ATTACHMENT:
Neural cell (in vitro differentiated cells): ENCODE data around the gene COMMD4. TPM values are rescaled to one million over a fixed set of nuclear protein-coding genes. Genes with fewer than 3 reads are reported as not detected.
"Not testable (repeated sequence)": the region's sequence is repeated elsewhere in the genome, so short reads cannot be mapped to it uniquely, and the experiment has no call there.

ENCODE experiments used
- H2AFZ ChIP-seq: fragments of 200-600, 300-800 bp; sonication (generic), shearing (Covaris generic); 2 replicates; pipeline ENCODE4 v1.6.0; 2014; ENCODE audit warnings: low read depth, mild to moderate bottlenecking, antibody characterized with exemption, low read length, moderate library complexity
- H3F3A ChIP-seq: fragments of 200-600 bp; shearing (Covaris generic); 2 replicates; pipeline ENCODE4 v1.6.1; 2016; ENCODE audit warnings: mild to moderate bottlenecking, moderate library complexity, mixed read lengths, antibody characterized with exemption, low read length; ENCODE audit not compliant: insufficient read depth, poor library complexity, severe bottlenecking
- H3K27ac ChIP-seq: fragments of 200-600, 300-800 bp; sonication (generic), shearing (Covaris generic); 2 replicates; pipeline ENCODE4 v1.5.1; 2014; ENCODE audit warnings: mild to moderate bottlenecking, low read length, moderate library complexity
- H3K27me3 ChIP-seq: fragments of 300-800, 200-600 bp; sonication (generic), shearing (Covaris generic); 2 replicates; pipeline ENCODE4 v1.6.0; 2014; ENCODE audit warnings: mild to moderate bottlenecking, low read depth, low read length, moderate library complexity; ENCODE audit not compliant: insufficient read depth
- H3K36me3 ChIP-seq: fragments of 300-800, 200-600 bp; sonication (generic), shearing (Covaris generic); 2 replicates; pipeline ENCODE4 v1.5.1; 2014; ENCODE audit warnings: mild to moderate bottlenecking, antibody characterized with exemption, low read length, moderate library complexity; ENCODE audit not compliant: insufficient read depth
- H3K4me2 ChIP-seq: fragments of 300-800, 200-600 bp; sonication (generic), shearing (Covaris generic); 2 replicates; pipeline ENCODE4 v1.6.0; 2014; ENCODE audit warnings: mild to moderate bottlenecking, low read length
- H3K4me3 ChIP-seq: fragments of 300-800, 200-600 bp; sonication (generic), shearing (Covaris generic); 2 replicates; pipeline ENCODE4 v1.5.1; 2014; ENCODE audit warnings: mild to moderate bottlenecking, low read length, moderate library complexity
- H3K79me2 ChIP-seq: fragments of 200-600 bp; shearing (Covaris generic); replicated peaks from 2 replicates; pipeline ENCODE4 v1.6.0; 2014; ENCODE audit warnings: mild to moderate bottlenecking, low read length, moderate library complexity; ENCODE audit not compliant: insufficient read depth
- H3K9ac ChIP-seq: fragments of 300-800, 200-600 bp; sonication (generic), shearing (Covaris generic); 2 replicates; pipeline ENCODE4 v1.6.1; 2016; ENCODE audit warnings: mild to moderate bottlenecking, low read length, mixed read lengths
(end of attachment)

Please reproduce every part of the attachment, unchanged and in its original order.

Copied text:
Neural cell (in vitro differentiated cells): ENCODE data around the gene COMMD4. TPM values are rescaled to one million over a fixed set of nuclear protein-coding genes. Genes with fewer than 3 reads are reported as not detected.
"Not testable (repeated sequence)": the region's sequence is repeated elsewhere in the genome, so short reads cannot be mapped to it uniquely, and the experiment has no call there.

ENCODE experiments used
- H2AFZ ChIP-seq: fragments of 200-600, 300-800 bp; sonication (generic), shearing (Covaris generic); 2 replicates; pipeline ENCODE4 v1.6.0; 2014; ENCODE audit warnings: low read depth, mild to moderate bottlenecking, antibody characterized with exemption, low read length, moderate library complexity
- H3F3A ChIP-seq: fragments of 200-600 bp; shearing (Covaris generic); 2 replicates; pipeline ENCODE4 v1.6.1; 2016; ENCODE audit warnings: mild to moderate bottlenecking, moderate library complexity, mixed read lengths, antibody characterized with exemption, low read length; ENCODE audit not compliant: insufficient read depth, poor library complexity, severe bottlenecking
- H3K27ac ChIP-seq: fragments of 200-600, 300-800 bp; sonication (generic), shearing (Covaris generic); 2 replicates; pipeline ENCODE4 v1.5.1; 2014; ENCODE audit warnings: mild to moderate bottlenecking, low read length, moderate library complexity
- H3K27me3 ChIP-seq: fragments of 300-800, 200-600 bp; sonication (generic), shearing (Covaris generic); 2 replicates; pipeline ENCODE4 v1.6.0; 2014; ENCODE audit warnings: mild to moderate bottlenecking, low read depth, low read length, moderate library complexity; ENCODE audit not compliant: insufficient read depth
- H3K36me3 ChIP-seq: fragments of 300-800, 200-600 bp; sonication (generic), shearing (Covaris generic); 2 replicates; pipeline ENCODE4 v1.5.1; 2014; ENCODE audit warnings: mild to moderate bottlenecking, antibody characterized with exemption, low read length, moderate library complexity; ENCODE audit not compliant: insufficient read depth
- H3K4me2 ChIP-seq: fragments of 300-800, 200-600 bp; sonication (generic), shearing (Covaris generic); 2 replicates; pipeline ENCODE4 v1.6.0; 2014; ENCODE audit warnings: mild to moderate bottlenecking, low read length
- H3K4me3 ChIP-seq: fragments of 300-800, 200-600 bp; sonication (generic), shearing (Covaris generic); 2 replicates; pipeline ENCODE4 v1.5.1; 2014; ENCODE audit warnings: mild to moderate bottlenecking, low read length, moderate library complexity
- H3K79me2 ChIP-seq: fragments of 200-600 bp; shearing (Covaris generic); replicated peaks from 2 replicates; pipeline ENCODE4 v1.6.0; 2014; ENCODE audit warnings: mild to moderate bottlenecking, low read length, moderate library complexity; ENCODE audit not compliant: insufficient read depth
- H3K9ac ChIP-seq: fragments of 300-800, 200-600 bp; sonication (generic), shearing (Covaris generic); 2 replicates; pipeline ENCODE4 v1.6.1; 2016; ENCODE audit warnings: mild to moderate bottlenecking, low read length, mixed read lengths